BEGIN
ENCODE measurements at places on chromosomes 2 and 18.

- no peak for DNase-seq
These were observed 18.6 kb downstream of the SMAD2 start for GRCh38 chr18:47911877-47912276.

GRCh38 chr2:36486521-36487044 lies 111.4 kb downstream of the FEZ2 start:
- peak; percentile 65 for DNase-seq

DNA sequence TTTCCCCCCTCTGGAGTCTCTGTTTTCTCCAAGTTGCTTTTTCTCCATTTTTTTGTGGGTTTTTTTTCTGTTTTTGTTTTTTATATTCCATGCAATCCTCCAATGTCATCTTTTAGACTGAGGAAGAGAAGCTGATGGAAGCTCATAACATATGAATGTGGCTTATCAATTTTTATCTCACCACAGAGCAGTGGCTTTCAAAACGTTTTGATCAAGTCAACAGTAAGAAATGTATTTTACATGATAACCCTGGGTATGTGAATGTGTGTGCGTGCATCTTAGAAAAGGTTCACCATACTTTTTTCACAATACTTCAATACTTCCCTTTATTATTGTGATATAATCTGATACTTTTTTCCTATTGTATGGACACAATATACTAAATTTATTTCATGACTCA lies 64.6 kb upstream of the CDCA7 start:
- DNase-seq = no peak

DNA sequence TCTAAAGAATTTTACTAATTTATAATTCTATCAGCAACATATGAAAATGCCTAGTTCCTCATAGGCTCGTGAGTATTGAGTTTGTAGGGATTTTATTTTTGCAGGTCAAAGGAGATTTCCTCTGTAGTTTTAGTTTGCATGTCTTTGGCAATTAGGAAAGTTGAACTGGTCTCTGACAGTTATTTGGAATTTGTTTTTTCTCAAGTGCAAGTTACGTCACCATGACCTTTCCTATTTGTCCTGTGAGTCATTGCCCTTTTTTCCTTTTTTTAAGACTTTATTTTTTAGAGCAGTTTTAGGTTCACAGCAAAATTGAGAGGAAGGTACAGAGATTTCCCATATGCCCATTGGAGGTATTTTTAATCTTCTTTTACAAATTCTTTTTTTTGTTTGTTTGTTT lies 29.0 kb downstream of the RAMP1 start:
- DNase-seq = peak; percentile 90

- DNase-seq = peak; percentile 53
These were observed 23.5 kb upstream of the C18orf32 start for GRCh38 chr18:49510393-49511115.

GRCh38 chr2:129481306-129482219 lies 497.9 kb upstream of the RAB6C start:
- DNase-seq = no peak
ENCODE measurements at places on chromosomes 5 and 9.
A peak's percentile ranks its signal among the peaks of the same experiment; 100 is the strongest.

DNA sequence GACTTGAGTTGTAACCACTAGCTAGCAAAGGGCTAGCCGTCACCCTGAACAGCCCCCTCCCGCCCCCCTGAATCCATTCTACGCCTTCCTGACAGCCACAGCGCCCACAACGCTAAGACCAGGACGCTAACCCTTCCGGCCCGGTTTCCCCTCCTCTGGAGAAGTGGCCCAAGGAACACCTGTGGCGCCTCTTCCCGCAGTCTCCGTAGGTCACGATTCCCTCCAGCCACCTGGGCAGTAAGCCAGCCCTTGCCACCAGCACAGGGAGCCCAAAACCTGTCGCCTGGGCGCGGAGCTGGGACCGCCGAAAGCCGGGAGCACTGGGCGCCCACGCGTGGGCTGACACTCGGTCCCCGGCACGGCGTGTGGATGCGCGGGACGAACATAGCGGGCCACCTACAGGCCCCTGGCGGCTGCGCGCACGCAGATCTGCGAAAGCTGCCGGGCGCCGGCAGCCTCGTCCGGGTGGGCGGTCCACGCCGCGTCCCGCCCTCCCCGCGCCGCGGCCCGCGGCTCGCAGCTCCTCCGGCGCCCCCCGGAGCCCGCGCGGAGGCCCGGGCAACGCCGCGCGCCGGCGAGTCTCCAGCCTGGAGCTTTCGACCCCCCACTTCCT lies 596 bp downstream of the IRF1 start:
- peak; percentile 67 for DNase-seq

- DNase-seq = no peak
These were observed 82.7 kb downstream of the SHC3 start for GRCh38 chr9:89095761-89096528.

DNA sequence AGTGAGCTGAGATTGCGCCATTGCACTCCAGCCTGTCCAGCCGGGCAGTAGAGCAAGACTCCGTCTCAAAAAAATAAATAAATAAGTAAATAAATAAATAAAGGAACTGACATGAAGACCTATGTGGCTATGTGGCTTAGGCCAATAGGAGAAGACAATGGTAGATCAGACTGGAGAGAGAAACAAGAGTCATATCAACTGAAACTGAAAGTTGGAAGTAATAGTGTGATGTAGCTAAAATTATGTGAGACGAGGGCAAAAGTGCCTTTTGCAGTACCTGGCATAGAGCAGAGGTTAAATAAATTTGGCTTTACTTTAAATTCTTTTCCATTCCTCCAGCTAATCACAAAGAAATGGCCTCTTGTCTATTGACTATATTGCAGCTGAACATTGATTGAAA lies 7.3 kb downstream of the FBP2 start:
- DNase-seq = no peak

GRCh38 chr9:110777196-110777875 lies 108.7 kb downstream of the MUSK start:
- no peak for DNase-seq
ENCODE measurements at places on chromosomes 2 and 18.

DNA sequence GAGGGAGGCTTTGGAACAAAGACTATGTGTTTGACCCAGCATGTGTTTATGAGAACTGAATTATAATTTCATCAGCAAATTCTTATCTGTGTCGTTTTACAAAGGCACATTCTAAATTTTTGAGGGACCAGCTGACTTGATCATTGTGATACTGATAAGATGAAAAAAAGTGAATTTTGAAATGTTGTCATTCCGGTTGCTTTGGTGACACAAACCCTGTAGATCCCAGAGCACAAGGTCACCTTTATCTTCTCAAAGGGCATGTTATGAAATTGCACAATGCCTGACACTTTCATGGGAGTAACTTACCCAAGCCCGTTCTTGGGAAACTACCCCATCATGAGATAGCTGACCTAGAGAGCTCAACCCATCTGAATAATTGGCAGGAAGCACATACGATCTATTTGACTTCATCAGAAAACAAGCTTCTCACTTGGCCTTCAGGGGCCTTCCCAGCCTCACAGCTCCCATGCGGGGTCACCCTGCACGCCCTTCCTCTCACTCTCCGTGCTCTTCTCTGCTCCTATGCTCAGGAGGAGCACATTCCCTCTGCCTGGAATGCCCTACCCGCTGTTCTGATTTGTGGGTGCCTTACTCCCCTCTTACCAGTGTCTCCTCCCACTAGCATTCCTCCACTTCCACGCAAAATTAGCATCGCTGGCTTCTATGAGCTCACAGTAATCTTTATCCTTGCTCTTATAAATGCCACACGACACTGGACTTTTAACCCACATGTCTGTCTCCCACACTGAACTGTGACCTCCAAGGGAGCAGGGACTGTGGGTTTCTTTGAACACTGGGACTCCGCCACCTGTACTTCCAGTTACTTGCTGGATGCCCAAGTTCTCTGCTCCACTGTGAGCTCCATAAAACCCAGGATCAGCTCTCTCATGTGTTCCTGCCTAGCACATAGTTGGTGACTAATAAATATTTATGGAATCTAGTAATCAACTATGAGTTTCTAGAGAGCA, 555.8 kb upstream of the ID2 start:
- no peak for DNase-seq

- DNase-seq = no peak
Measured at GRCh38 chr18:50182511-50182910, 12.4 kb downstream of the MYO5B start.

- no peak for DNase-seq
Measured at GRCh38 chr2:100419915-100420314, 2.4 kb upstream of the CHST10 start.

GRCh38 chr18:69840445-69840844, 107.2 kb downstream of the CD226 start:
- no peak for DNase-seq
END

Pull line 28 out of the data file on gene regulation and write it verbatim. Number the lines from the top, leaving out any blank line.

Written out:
Measured at GRCh38 chr18:50182511-50182910, 12.4 kb downstream of the MYO5B start.